Academic journal article Anglican Theological Review

God and Enchantment of Place: Reclaiming Human Experience

Academic journal article Anglican Theological Review

God and Enchantment of Place: Reclaiming Human Experience

Article excerpt

God and Enchantment of Place: Reclaiming Human Experience. By David Brown. Oxford: Oxford University Press, 2004. 448 pp. $35.00 (paper).

David Brown, Van Mildert Professor of Divinity at the University of Durham, has posed another wonderful challenge to stretch us beyond the comfort zone of sacramental theology. Building on the approach of his two earlier works, Tradition and Imagination and Discipleship and Imagination, which Brown himself describes in God and Enchantment of Place as widening "the perspective of theology by insisting that greater attention should be given to the history of the Church as a focus of divine revelation" (p. 1), he presents to us a twofold challenge: to examine both our Christian tradition, taking multiple elements seriously for what they can contribute to society at large, while at the same time insisting that we recognize that Christianity does not own the revelation of God. Sacramentality is both key to Christian understanding of divine revelation and human experience and much broader than Christian sacraments or specifically church actions. We are reminded that "a God active outside the control of the Church needs to be acknowledged, and the implications heeded" (p. 2).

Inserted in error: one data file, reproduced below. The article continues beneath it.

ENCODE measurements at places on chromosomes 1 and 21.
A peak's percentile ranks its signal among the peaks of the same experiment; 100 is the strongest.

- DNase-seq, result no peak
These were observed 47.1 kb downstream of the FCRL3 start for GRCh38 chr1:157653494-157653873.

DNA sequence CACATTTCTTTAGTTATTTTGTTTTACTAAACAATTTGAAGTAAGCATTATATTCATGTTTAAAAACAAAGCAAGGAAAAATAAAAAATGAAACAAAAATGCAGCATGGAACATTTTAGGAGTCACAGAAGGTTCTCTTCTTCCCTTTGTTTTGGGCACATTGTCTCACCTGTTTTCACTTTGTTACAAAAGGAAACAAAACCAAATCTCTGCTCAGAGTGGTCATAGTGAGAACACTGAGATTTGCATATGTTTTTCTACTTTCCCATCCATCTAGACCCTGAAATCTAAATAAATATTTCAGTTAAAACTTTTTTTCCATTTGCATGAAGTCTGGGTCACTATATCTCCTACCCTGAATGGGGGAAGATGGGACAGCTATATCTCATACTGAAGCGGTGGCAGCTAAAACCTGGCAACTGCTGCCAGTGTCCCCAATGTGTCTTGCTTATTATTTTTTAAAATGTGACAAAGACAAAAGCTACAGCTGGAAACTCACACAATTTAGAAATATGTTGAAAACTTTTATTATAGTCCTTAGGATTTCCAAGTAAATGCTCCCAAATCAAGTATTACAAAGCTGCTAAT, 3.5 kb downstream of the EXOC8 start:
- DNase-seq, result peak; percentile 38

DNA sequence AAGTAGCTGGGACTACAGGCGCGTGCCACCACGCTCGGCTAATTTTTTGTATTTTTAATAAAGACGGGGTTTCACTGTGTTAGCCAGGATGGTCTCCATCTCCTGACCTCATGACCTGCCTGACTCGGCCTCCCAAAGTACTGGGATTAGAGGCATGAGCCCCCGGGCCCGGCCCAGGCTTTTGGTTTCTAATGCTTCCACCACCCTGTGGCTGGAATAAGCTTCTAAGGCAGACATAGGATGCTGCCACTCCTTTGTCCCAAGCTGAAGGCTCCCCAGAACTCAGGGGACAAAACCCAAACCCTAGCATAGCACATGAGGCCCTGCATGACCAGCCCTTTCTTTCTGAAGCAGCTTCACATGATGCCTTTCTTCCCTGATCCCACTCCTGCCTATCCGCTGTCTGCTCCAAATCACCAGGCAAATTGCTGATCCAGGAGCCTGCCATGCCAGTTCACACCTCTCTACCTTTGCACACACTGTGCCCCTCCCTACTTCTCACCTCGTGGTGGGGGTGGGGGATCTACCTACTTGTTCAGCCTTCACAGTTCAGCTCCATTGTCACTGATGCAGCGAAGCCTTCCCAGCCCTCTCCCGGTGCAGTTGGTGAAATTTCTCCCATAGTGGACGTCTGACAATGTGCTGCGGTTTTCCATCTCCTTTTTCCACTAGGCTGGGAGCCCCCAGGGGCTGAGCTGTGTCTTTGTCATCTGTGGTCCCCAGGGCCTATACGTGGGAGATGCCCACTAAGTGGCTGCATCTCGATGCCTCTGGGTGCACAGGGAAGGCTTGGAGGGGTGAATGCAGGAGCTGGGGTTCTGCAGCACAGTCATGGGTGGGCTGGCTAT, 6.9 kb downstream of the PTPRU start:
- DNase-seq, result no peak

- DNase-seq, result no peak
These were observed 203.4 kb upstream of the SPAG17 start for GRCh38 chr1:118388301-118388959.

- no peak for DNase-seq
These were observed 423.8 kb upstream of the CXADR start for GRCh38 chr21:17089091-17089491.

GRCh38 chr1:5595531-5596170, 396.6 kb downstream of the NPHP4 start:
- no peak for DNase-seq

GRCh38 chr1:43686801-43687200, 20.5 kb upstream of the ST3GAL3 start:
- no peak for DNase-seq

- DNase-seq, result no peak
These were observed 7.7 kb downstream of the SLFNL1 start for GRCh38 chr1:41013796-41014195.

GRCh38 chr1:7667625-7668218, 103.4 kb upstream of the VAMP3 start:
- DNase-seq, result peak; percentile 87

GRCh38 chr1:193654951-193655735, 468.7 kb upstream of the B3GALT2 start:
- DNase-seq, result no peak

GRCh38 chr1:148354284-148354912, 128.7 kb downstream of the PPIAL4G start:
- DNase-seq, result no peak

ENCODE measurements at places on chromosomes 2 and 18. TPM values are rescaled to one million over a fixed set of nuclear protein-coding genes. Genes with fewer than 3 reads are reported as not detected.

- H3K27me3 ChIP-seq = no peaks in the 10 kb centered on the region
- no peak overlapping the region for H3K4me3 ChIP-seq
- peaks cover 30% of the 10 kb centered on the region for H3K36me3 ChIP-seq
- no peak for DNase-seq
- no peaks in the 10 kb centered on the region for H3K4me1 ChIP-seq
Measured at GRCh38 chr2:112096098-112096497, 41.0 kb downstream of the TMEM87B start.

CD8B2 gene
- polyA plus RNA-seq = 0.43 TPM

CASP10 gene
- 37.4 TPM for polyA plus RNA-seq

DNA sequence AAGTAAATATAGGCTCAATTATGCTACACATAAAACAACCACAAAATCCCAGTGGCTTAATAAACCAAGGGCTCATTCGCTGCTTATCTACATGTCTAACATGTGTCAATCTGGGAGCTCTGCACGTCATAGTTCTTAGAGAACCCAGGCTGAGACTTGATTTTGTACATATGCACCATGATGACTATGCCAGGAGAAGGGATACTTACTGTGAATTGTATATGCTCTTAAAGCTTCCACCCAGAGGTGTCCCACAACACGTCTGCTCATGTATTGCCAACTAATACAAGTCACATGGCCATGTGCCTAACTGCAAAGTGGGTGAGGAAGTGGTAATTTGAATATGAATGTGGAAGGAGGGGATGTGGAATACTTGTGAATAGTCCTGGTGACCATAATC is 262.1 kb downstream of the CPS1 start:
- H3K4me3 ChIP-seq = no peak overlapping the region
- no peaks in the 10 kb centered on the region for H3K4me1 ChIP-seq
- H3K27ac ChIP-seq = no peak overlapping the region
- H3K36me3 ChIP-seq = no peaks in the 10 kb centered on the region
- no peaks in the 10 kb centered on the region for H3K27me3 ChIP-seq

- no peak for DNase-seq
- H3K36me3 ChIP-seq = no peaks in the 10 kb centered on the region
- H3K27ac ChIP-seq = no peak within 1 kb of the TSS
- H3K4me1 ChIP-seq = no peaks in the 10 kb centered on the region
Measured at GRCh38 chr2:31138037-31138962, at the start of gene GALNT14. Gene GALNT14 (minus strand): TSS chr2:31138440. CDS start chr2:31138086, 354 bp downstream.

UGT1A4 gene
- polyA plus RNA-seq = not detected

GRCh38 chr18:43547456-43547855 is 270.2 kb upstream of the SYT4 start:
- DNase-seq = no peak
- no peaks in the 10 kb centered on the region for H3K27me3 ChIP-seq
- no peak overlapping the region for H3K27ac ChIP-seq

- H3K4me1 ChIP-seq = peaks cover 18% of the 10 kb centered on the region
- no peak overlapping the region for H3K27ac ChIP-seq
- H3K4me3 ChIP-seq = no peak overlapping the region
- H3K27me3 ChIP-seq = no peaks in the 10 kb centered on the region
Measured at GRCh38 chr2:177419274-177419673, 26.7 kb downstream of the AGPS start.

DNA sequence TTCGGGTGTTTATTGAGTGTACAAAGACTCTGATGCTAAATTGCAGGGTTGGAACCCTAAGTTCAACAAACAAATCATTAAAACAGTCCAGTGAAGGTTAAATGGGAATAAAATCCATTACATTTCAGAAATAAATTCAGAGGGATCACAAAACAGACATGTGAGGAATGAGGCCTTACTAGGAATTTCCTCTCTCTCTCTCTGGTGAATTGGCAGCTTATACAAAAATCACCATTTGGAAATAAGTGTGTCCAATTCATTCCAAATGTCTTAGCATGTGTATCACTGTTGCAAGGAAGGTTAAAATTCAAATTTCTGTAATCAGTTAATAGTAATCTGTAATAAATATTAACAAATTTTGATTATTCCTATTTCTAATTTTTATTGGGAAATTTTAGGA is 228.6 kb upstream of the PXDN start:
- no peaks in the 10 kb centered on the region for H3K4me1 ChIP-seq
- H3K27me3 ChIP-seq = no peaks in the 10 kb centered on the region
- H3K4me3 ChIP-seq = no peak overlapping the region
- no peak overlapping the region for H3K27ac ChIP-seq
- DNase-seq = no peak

The present work, God and Enchantment of Place, is the first of a two-volume work, both of which are overviewed in chapter 1. Moving through seven chapters, the reader is asked to ponder the negative ramifications of the church withdrawing "from theological engagement with large areas of human experience that were once religion's concern" (p. 5) at the same time that we are pulled to look beyond the expected, to engage "in a form of perception that has largely been lost in our utilitarian age, experiencing the natural world and human imitations of it not just as means to some further end but as themselves the vehicle that makes possible an encounter with God, discovering an enchantment, an absorption that like worship requires no further justification" (p. …

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